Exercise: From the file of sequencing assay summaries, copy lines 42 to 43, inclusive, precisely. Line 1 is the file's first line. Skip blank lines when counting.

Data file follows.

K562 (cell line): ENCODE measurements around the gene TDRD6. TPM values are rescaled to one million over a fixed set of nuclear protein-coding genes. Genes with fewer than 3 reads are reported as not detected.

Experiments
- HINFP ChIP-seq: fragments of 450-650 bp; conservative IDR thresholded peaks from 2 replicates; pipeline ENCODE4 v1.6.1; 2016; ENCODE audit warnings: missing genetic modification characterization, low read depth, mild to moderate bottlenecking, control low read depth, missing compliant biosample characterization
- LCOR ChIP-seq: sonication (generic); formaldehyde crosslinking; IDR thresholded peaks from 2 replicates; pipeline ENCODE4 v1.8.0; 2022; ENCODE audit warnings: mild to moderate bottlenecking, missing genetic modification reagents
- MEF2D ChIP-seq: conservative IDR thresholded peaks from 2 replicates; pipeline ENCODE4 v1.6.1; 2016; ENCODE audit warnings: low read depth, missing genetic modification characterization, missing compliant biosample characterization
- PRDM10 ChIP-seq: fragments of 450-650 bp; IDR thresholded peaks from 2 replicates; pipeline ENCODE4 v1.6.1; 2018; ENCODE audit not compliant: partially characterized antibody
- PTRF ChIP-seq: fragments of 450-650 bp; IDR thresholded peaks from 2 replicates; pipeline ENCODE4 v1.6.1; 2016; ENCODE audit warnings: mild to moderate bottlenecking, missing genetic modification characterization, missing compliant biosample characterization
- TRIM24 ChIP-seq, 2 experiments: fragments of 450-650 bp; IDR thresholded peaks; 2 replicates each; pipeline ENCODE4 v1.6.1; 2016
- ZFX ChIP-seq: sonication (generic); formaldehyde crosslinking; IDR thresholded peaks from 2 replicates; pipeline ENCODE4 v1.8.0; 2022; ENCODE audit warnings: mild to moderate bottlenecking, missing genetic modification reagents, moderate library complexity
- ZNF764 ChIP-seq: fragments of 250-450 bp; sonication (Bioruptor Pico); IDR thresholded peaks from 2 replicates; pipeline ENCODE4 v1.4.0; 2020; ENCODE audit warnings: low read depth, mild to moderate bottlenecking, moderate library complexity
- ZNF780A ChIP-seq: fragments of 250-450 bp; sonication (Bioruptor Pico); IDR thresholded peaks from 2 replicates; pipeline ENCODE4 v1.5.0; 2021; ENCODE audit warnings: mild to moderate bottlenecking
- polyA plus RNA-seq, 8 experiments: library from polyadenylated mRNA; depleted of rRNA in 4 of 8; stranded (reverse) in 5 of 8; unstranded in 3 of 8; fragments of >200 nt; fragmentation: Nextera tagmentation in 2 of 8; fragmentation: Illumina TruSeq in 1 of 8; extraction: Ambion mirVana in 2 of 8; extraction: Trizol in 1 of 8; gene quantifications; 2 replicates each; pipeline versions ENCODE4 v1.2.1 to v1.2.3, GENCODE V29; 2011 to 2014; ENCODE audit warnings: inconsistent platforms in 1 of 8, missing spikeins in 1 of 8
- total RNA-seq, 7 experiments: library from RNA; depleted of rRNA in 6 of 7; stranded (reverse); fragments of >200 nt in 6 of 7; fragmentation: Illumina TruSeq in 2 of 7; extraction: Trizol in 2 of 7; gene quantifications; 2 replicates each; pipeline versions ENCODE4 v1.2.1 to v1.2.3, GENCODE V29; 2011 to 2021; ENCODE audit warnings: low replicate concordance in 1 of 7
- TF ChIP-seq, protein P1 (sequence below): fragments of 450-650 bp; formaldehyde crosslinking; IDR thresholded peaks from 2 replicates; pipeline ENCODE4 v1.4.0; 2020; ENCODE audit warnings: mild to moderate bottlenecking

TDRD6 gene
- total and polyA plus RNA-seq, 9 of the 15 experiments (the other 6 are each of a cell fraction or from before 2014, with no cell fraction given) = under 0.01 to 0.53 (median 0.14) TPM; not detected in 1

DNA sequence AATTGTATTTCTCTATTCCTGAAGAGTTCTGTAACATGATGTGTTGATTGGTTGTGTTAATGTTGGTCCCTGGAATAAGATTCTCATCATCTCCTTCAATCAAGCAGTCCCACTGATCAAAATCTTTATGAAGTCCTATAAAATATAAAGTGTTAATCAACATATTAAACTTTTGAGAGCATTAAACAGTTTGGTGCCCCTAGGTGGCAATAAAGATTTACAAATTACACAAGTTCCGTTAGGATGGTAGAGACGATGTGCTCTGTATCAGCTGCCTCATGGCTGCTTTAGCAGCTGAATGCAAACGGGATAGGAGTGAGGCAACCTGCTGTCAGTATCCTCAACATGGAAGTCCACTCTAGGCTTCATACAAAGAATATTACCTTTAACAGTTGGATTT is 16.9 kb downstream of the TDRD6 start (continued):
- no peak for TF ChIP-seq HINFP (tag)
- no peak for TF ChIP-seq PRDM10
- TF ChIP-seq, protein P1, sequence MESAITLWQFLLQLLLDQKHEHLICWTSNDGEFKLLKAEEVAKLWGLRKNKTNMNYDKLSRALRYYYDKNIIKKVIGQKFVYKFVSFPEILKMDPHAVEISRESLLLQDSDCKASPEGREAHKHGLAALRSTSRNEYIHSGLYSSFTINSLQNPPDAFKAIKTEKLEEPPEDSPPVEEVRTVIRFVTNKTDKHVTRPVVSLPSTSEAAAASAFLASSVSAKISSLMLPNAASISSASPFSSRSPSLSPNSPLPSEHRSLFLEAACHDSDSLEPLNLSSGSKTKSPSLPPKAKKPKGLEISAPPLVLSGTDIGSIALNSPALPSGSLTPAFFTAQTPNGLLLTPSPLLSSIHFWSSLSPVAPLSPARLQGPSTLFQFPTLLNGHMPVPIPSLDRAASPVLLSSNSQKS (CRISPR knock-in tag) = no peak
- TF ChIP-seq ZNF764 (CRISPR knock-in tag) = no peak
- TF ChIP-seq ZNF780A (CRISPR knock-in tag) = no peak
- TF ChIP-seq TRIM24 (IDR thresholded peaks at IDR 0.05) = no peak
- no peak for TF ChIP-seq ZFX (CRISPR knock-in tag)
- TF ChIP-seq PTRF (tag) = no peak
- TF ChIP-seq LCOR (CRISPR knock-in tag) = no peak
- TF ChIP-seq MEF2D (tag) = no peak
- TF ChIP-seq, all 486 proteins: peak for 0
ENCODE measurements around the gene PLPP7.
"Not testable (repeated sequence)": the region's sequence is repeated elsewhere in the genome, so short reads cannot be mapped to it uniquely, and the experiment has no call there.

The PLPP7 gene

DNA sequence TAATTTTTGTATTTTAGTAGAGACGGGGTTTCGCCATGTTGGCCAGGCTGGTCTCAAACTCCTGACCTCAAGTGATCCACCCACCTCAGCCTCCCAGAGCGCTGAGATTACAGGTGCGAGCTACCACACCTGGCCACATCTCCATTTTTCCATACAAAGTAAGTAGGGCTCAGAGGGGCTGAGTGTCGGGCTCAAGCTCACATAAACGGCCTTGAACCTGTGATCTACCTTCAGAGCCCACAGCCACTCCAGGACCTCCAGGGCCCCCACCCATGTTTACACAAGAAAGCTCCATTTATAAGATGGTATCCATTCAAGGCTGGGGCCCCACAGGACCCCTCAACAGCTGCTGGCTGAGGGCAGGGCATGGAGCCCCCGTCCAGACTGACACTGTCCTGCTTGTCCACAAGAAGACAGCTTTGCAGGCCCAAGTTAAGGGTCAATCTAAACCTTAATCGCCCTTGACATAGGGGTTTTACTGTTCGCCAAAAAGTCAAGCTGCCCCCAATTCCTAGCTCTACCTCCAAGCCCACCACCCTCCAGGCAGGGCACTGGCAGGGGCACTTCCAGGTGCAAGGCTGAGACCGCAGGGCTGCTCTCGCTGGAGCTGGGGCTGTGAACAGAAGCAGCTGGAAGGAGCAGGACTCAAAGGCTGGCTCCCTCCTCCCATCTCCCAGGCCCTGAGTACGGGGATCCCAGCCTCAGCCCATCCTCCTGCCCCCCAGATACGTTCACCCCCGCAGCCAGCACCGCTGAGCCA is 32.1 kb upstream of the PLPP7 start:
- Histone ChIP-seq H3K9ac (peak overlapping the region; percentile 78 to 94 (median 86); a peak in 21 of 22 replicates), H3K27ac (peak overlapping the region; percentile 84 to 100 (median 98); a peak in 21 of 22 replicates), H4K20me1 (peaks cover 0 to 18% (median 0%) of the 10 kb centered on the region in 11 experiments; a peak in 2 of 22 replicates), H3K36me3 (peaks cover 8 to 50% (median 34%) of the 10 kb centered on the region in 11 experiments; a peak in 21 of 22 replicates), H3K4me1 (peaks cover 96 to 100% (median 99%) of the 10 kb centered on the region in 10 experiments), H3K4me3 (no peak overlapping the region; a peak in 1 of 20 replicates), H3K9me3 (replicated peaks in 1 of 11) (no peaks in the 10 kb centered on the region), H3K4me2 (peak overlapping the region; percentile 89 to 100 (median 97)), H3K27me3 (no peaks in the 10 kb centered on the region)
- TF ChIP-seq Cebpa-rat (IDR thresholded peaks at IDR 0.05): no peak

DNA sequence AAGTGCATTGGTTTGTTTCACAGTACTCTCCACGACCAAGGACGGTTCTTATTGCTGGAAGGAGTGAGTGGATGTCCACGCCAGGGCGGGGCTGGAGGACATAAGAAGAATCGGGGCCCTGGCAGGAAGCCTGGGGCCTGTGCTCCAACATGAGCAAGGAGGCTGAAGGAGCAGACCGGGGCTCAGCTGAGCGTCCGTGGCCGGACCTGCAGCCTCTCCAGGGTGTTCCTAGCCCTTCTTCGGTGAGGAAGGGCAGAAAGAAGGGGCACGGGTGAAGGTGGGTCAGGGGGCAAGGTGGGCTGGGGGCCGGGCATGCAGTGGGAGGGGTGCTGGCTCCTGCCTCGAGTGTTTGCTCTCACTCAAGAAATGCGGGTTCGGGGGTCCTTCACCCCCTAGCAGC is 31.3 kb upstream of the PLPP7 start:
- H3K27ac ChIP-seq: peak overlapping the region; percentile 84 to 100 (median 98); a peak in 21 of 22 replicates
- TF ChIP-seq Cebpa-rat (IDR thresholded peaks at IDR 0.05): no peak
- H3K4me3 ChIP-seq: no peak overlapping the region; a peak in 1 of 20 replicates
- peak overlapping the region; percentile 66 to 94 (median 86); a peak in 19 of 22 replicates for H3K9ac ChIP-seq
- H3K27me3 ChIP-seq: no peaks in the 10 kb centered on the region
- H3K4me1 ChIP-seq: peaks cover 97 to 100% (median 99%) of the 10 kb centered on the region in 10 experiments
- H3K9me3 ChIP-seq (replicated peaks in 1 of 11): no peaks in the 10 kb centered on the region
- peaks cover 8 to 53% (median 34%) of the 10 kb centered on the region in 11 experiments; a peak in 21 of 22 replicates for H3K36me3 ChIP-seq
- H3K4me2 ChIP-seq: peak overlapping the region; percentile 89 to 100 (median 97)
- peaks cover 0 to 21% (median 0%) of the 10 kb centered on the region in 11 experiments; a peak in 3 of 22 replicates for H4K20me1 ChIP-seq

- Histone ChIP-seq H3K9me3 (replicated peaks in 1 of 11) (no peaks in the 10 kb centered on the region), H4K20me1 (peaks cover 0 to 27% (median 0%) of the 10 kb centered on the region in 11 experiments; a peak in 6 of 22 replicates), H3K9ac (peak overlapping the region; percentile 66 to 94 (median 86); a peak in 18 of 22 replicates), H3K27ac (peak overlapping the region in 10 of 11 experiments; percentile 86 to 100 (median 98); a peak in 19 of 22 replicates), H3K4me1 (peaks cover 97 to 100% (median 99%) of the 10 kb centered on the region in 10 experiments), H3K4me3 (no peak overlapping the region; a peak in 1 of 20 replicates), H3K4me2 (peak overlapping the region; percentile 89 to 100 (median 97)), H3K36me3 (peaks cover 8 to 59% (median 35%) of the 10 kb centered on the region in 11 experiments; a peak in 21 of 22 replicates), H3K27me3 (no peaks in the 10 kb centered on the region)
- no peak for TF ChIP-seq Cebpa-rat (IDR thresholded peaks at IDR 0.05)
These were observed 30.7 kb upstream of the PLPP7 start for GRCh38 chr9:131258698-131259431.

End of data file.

- H3K9me3 ChIP-seq (replicated peaks in 1 of 11): no peaks in the 10 kb centered on the region
- peaks cover 8 to 53% (median 34%) of the 10 kb centered on the region in 11 experiments; a peak in 21 of 22 replicates for H3K36me3 ChIP-seq